Setting the Stage for Your Retirement
Posted on Monday, June 18, 2018 Share
Are you counting down the years to retirement? Whether the big day is imminent, in the distant future, or somewhere in between, you must lay a foundation for a comfortable lifestyle. Obviously, if you're just getting started on a career, you've got your work cut out for you. But even soon-to-be retirees who have been saving diligently for years must put the finishing touches on their plans.
5-4-3-2-1 Retirement Blastoff
Heed these tips as you count down year-to-year.
5: Start thinking about where you will live after you retire. If you are interested in moving, start searching now for your retirement location. Plan to maximize the tax benefits under the home sale exclusion. If you meet the other requirements, you can generally elect to exclude from federal tax the first $250,000 of gain or $500,000 if you're married.
4: Obtain an estimate of the Social Security benefits you will receive in retirement. If you expect to keep working part-time, be aware that you may forfeit some of these benefits. The Social Security Administration has calculators to estimate potential benefit amounts using expected retirement dates and earnings. Click here to access them.
3: Take a serious crack at budgeting for retirement. Don't forget to balance the expected reduction in expenses (on items like work clothing, taxes and housing costs) against other pursuits such as travel.
2: Fine-tune your investment portfolio as you approach the red-letter day. Make adjustments based on estimates of income and expenses during your retirement years.
1: Figure out if it would be better to take a lump-sum payment from your retirement plan, arrange periodic payments, or roll over funds to an IRA.
Here's a rundown of the various stages of life:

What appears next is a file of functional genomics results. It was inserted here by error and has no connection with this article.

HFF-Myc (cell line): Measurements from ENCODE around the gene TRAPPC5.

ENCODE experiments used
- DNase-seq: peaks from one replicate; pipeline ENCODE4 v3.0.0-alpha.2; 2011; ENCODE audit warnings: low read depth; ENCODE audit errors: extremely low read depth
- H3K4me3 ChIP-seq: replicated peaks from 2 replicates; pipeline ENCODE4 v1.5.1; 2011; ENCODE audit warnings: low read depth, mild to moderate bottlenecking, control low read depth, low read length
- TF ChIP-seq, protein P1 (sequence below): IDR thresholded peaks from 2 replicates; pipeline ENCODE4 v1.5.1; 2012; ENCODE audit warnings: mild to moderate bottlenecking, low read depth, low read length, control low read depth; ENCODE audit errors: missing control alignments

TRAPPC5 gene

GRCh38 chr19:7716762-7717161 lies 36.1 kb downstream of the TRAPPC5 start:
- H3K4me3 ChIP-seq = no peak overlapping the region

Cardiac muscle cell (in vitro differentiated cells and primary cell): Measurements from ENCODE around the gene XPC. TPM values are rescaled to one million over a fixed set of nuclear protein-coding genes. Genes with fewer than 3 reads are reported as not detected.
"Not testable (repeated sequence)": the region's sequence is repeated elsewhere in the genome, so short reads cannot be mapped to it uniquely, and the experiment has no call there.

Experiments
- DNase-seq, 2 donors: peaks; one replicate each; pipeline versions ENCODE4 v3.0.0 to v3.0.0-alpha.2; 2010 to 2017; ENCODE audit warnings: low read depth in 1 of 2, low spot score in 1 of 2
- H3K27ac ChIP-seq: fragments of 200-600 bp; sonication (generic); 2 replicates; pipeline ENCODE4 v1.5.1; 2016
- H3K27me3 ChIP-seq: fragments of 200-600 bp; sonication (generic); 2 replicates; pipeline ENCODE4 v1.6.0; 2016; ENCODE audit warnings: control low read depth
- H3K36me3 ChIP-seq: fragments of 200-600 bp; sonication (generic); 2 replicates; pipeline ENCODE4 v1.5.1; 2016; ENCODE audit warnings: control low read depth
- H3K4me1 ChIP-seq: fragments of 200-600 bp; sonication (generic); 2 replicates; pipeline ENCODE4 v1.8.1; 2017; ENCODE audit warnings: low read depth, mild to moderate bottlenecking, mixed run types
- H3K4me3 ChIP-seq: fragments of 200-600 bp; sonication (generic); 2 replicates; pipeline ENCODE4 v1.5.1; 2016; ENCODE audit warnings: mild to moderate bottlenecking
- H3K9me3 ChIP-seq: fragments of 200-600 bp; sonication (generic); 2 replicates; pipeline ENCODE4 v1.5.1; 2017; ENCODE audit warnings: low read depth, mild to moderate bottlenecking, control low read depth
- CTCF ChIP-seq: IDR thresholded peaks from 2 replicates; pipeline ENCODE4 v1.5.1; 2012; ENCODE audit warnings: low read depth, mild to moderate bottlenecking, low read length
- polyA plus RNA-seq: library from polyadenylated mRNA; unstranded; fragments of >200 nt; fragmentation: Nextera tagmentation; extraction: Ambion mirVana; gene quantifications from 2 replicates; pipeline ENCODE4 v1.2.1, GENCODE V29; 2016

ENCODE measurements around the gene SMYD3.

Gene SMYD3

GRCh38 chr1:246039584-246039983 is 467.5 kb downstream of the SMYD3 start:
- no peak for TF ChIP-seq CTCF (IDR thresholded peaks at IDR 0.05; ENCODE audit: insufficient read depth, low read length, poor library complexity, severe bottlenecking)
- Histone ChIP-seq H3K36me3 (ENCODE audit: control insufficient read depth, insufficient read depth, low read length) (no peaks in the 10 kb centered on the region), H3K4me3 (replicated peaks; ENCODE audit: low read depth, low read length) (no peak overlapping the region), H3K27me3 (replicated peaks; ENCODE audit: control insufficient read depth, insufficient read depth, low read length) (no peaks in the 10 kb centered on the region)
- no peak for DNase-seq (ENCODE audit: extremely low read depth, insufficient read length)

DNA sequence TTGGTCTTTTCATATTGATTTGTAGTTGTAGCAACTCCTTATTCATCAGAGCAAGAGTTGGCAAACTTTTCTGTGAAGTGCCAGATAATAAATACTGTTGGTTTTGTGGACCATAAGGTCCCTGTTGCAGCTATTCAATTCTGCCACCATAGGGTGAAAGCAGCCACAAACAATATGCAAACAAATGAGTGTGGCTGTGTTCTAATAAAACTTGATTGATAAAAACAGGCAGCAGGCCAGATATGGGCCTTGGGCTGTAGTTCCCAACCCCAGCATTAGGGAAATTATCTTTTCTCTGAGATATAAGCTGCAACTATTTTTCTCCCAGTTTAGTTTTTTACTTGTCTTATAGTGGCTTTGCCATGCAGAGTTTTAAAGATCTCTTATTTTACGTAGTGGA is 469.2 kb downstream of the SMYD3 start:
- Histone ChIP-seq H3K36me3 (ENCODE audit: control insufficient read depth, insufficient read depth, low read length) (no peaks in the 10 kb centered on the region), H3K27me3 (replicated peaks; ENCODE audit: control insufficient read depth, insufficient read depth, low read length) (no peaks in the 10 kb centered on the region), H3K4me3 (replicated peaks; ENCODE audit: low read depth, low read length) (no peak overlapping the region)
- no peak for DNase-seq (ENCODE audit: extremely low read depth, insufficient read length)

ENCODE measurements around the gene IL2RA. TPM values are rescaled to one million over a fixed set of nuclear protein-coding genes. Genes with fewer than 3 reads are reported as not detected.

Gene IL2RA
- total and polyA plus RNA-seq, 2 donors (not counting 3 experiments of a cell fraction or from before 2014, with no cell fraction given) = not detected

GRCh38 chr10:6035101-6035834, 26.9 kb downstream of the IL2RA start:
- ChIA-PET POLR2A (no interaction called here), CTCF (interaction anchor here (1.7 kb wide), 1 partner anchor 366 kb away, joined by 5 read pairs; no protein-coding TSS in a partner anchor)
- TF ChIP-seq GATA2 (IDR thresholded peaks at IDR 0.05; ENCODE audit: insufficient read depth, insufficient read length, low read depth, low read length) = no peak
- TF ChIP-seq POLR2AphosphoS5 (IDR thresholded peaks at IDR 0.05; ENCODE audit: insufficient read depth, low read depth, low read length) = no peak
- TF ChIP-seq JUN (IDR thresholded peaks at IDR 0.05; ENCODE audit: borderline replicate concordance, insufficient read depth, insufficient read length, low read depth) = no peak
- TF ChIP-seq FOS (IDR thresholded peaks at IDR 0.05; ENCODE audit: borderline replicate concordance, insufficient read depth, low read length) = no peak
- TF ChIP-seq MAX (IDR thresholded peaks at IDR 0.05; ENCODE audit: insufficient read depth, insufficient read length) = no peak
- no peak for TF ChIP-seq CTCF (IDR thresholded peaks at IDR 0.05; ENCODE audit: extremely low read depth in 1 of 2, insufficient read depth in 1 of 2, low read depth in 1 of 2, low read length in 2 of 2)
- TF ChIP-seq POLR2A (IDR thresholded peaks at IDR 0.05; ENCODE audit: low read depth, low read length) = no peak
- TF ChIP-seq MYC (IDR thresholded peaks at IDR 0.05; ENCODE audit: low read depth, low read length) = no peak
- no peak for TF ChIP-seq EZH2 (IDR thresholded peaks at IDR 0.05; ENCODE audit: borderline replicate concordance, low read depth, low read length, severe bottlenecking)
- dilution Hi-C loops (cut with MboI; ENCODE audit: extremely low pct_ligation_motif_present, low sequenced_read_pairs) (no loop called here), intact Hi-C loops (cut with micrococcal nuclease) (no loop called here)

Stage one (age 35 and younger)
While you're in your prime working years, try to maximize contributions to qualified retirement plans. For example, you may defer part of your salary to a 401(k) plan, especially if your employer provides matching contributions. Similarly, if possible, contribute to a traditional IRA or Roth IRA - or both.
Stage two (age 36 to 50)
During the second stage, you might focus on growth investments which have historically produced relatively high returns. Note, however, that past performance is no guarantee of future results. Also, growth investments such as stocks are subject to market risk, which causes the value to fluctuate. Reminder: Use diversification and asset allocation judiciously. Review your investments periodically to ensure you are meeting your long-term objectives.
Stage three (age 51 to 60)
If you haven't yet generated enough cash in your retirement plans, now is the time to beef up contributions. This may be easier to do in this stage if you've paid off huge expenses like your home mortgage or your children's college educations. Also, those who have been emphasizing growth investments might want to "pull in the reins." Instead, you can allocate a bigger part of your portfolio to fixed income investments.
Stage four (older than age 60)
Finally, you're heading down the home stretch. Consider such issues as where you expect to live in retirement, how to protect against health care catastrophes and ways to tweak your investment plans to maximize the benefits.
If you've stuck to your guns all these years, you should be in pretty good shape. Nevertheless, keep on planning right up until the very day you retire and consult with your financial adviser along the way.
Posted in Tax Topics For Individuals
Disclaimer: The information contained in Dulin, Ward & DeWald’s blog is provided for general educational purposes only and should not be construed as financial or legal advice on any subject matter. Before taking any action based on this information, we strongly encourage you to consult competent legal, accounting or other professional advice about your specific situation. Questions on blog posts may be submitted to your DWD representative.